China claims Australians are becoming increasingly racist against Asians because of the coronavirus pandemic and has issued a travel warning to its citizens.
Beijing has advised Chinese people against visiting Australia because of what it says is a rise in racial discrimination and violence against Chinese people, linked to COVID-19.
With relations between the trading nations already on edge, China’s Ministry of Culture and Tourism issued the travel advice on Friday evening, citing an “alarming increase” in anti-Asian sentiment.
However the statement did not elaborate on specific examples of such discrimination or violence against people of Asian background.
The ministry’s statement said: “There has been an alarming increase recently in acts of racial discrimination and violence against Chinese and Asians in Australia, due to the impact of the COVID-19 pandemic.
“The Ministry of Culture and Tourism reminds Chinese tourists to enhance their safety awareness and do not travel to Australia.”
Asians of various backgrounds have said they have been harassed since the outbreak of the coronavirus, including in the United States.
China issued a warning to tourists travelling to the US earlier this year after some said they were mistreated in connection with the outbreak.
China’s latest move follows it slapping an 80 per cent tariff on Australian barley and blacklisting four major beef exporters over labelling issues after Scott Morrison called for a global inquiry into the origins of the pandemic.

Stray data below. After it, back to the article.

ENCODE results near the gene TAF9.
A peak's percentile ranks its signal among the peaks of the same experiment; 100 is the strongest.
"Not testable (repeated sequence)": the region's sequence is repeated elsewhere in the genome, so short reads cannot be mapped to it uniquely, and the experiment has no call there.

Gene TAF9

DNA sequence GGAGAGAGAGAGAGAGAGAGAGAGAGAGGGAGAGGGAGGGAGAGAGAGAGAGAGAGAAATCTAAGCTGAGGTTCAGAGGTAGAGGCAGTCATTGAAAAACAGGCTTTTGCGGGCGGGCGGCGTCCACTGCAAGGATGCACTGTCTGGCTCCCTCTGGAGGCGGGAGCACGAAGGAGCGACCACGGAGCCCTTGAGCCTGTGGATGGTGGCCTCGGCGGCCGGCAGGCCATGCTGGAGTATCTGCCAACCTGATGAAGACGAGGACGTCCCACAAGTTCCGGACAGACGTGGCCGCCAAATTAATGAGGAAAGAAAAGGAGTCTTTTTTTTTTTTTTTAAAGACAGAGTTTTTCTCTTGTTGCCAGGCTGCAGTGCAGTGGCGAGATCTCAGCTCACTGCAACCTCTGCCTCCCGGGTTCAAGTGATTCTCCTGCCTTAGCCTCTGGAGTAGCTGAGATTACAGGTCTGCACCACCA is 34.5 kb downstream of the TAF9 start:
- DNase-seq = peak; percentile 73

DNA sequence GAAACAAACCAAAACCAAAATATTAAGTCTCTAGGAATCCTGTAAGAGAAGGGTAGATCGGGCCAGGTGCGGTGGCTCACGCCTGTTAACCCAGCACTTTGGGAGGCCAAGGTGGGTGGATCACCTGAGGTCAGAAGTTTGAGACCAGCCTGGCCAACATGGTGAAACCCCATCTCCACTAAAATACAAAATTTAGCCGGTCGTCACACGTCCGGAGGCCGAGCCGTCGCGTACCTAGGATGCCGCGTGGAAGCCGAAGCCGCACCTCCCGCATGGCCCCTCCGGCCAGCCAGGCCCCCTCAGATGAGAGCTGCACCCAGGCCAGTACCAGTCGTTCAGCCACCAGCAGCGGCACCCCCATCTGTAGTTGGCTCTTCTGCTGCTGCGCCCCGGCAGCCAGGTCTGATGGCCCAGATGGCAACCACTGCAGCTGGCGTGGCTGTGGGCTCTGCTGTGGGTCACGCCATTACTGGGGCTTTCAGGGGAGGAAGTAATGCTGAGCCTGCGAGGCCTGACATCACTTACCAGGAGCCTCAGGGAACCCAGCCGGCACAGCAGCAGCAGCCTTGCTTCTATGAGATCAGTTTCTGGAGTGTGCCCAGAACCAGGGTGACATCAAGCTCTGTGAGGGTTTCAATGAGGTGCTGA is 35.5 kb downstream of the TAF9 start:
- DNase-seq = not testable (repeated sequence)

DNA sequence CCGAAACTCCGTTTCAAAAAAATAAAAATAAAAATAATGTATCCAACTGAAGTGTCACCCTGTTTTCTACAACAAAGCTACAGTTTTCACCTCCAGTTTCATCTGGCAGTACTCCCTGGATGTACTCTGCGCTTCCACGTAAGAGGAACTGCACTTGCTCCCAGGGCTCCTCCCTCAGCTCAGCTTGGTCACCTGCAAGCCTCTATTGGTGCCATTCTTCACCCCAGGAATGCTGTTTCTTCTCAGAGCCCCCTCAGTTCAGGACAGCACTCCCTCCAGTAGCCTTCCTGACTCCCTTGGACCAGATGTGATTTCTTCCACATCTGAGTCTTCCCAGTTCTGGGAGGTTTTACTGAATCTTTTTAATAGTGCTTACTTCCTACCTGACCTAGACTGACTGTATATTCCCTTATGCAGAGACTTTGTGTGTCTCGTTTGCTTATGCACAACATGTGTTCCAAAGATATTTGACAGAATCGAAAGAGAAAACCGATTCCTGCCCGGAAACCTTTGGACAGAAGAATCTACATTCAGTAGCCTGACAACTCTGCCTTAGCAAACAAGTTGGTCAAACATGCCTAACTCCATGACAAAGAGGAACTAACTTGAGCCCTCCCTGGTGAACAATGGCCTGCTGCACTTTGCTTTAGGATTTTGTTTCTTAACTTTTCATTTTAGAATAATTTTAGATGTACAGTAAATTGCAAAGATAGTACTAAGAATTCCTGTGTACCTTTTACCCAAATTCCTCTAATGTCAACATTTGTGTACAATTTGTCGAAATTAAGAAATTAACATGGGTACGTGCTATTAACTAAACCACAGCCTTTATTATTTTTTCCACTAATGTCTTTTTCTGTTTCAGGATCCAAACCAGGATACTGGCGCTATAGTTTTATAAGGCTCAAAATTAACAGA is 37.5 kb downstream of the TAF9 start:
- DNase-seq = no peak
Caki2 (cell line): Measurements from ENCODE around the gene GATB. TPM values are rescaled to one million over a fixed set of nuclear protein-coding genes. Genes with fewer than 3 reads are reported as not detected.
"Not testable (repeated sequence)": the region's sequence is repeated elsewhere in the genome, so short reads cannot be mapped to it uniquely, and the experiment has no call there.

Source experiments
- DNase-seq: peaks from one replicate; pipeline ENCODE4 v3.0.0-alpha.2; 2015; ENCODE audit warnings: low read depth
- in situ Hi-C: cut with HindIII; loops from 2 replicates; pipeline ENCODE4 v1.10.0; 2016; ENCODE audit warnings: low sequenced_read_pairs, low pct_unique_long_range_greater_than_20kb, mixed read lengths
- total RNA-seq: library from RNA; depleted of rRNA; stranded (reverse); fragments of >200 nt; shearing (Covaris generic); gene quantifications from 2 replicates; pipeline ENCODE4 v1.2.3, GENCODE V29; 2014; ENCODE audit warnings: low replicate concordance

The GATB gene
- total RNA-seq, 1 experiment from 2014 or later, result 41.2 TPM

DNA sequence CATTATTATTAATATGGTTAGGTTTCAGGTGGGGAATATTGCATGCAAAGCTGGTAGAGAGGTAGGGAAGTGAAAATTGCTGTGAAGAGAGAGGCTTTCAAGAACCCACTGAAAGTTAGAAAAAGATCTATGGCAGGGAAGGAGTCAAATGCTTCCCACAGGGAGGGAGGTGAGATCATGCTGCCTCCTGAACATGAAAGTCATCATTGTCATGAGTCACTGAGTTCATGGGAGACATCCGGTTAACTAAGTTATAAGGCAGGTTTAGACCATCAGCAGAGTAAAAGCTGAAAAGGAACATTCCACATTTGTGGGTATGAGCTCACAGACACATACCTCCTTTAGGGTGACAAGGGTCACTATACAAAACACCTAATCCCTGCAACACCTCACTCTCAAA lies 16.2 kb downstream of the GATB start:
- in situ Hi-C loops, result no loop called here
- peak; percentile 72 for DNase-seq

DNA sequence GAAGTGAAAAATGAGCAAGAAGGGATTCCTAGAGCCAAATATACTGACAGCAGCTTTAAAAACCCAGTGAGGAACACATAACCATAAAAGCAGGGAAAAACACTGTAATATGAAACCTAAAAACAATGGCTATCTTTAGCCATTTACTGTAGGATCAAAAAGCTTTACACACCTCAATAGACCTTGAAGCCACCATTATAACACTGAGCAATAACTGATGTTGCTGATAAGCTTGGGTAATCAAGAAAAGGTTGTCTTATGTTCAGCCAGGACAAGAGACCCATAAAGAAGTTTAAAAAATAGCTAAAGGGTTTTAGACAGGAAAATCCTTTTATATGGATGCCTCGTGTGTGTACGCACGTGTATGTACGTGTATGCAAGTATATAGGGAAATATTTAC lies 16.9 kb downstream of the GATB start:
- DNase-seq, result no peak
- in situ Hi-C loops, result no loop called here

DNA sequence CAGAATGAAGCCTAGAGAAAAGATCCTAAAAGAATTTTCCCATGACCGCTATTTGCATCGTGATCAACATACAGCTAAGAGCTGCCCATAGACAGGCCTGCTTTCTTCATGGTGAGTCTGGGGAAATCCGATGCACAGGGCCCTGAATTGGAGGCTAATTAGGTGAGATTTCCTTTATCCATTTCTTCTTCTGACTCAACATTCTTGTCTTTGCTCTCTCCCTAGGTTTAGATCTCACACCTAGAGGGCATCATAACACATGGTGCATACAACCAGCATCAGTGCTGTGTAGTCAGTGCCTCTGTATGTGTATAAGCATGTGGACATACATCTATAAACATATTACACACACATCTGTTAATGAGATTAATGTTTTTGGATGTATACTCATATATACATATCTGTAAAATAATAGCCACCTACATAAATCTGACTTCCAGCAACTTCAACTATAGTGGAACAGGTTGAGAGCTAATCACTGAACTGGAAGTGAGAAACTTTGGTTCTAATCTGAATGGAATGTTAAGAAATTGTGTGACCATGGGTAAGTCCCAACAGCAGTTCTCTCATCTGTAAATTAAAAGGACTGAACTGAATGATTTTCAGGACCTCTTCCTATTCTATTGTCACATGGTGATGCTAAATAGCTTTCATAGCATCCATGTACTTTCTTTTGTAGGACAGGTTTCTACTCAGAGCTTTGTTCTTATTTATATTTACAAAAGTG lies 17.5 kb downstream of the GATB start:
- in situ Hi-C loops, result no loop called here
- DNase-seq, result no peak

However Beijing has denied the trade measures were in retaliation to the Prime Minister’s insistence on an investigation.
Mask advice change, WHO virus warning
The World Health Organisation has changed its stance on wearing face masks as it warned the coronavirus pandemic would not be over until there were no more cases.
The WHO now wants governments to ask everyone to wear fabric face masks in public areas.
In its new guidance, prompted by evidence from studies conducted in recent weeks, the WHO stressed face masks were only one of a range of tools that could reduce the risk of viral transmission, and should not give a false sense of protection.
“We are advising governments to encourage that the general public wear a mask. And we specify a fabric mask – that is, a non-medical mask,” the WHO’s technical lead expert on COVID-19, Maria Van Kerkhove, told Reuters in an interview.
“We have new research findings,” she added. “We have evidence now that if this is done properly it can provide a barrier … for potentially infectious droplets.”
The WHO warned some countries had seen “upticks” in COVID-19 cases as lockdowns eased, and said populations must continue to protect themselves.
“It’s not over. It’s not over until there is no virus anywhere in the world,” WHO spokeswoman Margaret Harris told a UN briefing on Friday in Geneva.
The epicentre of the pandemic is in countries of central, south and north America, particularly the United States, she said.
Ms Harris, referring to US demonstrations since the killing of George Floyd 10 days ago, said protesters must take precautions.